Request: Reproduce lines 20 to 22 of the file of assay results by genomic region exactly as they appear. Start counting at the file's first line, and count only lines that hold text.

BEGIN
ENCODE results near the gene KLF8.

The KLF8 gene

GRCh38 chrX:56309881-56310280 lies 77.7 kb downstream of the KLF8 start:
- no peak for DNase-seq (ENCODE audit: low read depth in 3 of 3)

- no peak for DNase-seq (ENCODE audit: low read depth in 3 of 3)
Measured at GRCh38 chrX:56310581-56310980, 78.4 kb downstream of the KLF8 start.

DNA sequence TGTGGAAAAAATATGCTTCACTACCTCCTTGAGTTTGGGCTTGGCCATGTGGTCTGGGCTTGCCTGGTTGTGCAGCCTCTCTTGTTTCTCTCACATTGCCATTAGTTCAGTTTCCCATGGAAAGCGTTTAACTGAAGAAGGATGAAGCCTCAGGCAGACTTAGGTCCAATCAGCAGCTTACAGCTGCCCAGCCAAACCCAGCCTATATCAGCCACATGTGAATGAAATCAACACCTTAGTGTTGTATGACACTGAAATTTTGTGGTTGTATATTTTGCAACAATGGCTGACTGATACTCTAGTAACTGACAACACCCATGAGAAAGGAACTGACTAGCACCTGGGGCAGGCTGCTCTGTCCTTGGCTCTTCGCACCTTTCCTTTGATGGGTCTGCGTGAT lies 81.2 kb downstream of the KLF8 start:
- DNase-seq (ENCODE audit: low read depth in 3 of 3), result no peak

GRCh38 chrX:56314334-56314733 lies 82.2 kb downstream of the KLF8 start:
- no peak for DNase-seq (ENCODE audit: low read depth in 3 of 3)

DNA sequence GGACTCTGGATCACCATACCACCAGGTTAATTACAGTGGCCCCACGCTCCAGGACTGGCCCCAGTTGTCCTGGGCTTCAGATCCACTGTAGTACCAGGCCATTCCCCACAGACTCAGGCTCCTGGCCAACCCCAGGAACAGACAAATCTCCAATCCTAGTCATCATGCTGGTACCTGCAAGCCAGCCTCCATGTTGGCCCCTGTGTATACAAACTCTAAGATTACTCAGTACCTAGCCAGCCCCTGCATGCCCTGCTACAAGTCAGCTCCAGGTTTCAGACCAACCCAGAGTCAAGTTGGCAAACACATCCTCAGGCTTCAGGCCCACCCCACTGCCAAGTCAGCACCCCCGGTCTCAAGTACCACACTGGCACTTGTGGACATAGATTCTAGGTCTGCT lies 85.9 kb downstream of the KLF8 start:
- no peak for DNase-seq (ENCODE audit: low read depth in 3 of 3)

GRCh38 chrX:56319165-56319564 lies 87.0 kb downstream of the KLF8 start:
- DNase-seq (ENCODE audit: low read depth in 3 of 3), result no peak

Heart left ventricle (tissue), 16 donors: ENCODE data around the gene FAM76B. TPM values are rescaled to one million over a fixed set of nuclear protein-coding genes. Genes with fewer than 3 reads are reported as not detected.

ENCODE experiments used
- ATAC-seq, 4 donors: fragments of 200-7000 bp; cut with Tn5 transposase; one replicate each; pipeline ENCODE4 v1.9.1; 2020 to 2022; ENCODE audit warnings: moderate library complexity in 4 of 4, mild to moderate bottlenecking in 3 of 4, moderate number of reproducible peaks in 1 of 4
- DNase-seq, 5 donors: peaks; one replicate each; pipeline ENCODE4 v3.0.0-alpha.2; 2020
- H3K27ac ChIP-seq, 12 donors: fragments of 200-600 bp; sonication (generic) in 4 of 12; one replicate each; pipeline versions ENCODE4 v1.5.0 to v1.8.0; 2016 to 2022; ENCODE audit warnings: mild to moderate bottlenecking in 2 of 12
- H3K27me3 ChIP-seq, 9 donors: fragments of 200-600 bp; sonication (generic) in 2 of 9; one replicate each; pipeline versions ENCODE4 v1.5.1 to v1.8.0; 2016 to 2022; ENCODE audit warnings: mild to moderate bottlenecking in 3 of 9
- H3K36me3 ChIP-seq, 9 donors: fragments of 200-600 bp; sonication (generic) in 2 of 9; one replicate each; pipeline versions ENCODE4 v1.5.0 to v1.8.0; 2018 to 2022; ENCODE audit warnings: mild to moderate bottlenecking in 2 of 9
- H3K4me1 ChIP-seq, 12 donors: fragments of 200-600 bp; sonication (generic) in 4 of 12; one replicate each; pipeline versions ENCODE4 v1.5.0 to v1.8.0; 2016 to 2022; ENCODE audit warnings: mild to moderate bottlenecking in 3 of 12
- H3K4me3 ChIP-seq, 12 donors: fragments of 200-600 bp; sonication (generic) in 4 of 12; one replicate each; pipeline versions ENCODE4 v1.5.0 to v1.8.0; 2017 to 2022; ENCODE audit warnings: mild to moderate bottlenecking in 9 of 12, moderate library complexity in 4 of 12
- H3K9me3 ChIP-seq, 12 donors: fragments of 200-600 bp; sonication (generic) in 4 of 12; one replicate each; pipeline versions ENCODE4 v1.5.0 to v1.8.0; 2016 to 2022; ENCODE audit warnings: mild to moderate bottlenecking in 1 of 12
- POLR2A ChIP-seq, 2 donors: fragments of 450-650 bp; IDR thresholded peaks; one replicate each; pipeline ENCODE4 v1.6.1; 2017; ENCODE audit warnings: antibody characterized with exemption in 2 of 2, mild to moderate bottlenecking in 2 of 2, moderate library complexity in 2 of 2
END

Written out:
- H3K27me3 ChIP-seq, 9 donors: fragments of 200-600 bp; sonication (generic) in 2 of 9; one replicate each; pipeline versions ENCODE4 v1.5.1 to v1.8.0; 2016 to 2022; ENCODE audit warnings: mild to moderate bottlenecking in 3 of 9
- H3K36me3 ChIP-seq, 9 donors: fragments of 200-600 bp; sonication (generic) in 2 of 9; one replicate each; pipeline versions ENCODE4 v1.5.0 to v1.8.0; 2018 to 2022; ENCODE audit warnings: mild to moderate bottlenecking in 2 of 9
- H3K4me1 ChIP-seq, 12 donors: fragments of 200-600 bp; sonication (generic) in 4 of 12; one replicate each; pipeline versions ENCODE4 v1.5.0 to v1.8.0; 2016 to 2022; ENCODE audit warnings: mild to moderate bottlenecking in 3 of 12